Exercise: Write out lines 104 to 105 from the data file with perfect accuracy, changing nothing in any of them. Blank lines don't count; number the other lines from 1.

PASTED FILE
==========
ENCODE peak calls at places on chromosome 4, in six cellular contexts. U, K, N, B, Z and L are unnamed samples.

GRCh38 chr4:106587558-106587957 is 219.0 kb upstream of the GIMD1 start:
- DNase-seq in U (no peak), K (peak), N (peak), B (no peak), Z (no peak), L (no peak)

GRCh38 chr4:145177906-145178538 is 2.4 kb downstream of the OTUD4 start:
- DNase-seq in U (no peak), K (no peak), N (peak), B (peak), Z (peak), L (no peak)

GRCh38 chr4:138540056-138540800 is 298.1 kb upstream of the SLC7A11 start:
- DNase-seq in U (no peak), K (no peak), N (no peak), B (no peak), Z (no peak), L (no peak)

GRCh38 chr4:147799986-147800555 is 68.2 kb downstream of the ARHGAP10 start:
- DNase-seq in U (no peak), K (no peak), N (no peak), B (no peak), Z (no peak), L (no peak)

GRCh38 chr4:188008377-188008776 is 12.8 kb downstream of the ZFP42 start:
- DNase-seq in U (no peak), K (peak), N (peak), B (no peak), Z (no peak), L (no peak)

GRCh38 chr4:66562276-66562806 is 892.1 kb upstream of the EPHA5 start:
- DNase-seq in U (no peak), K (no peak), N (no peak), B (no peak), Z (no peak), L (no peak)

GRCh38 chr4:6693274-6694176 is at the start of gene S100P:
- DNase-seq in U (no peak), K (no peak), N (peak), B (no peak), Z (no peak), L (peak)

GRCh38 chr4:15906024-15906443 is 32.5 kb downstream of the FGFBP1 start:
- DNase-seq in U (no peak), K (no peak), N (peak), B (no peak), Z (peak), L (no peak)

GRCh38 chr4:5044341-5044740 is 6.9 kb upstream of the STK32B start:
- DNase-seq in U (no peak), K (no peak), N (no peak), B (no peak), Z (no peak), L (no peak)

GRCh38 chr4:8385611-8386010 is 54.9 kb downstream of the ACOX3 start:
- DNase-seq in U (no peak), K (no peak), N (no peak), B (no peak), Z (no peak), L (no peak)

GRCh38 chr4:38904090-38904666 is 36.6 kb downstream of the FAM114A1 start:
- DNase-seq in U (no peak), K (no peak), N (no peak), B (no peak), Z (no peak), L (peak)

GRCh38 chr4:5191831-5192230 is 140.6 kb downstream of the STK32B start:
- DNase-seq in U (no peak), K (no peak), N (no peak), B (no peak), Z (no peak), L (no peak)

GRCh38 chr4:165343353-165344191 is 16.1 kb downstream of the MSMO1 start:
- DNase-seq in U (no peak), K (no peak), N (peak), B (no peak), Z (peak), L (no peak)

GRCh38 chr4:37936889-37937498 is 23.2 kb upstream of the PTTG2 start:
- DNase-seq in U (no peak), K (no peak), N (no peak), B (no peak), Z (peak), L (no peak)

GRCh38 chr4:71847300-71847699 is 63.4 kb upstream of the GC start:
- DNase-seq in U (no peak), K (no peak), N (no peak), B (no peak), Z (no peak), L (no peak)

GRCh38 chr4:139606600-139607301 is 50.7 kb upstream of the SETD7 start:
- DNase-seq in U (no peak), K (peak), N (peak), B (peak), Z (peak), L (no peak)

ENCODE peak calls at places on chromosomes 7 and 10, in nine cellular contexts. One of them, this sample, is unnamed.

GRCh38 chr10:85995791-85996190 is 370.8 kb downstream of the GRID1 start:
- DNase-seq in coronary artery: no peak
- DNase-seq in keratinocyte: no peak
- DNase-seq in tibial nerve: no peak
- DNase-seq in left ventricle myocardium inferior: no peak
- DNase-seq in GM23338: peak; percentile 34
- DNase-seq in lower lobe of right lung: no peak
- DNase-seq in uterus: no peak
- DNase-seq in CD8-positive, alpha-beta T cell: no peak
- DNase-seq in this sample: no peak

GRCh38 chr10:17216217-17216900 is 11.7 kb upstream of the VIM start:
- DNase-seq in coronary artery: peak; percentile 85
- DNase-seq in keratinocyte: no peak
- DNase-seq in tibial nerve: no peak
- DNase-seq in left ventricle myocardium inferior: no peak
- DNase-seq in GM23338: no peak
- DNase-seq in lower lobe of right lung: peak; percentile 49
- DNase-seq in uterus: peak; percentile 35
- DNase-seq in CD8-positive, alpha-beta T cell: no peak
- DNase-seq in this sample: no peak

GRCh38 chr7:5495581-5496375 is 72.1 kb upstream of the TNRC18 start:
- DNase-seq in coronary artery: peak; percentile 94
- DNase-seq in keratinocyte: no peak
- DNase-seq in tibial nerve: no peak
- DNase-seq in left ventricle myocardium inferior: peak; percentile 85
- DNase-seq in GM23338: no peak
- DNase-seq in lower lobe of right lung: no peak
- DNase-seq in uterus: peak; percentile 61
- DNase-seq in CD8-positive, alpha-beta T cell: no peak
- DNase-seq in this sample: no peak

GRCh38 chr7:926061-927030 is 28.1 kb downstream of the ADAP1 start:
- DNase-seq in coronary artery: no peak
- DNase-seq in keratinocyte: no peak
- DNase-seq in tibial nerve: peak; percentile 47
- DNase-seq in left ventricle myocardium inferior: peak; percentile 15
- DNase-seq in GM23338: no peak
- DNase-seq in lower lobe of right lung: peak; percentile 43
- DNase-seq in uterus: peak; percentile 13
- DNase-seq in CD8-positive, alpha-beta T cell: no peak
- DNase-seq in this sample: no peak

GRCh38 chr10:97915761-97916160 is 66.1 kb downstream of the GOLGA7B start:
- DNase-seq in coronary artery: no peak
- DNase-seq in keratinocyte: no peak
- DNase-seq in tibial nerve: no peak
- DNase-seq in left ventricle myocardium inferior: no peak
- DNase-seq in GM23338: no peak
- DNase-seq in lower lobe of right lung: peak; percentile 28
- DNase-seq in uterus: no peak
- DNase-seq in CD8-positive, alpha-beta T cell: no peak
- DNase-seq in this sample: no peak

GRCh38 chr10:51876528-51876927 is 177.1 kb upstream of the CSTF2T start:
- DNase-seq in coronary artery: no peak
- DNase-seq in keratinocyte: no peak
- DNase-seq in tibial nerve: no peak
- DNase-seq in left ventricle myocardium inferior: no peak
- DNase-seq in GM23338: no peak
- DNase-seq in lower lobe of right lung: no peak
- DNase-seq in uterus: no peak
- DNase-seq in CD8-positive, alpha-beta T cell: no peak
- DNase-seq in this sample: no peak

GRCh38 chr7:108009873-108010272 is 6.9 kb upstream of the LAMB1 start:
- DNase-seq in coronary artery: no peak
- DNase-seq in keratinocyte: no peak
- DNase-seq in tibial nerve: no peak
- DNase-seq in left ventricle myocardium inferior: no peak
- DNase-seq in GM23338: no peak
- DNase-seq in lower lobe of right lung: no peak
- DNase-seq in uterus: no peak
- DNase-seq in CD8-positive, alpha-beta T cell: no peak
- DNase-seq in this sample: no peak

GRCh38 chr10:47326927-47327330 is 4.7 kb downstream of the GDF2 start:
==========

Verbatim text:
- DNase-seq in this sample: no peak

GRCh38 chr10:47326927-47327330 is 4.7 kb downstream of the GDF2 start: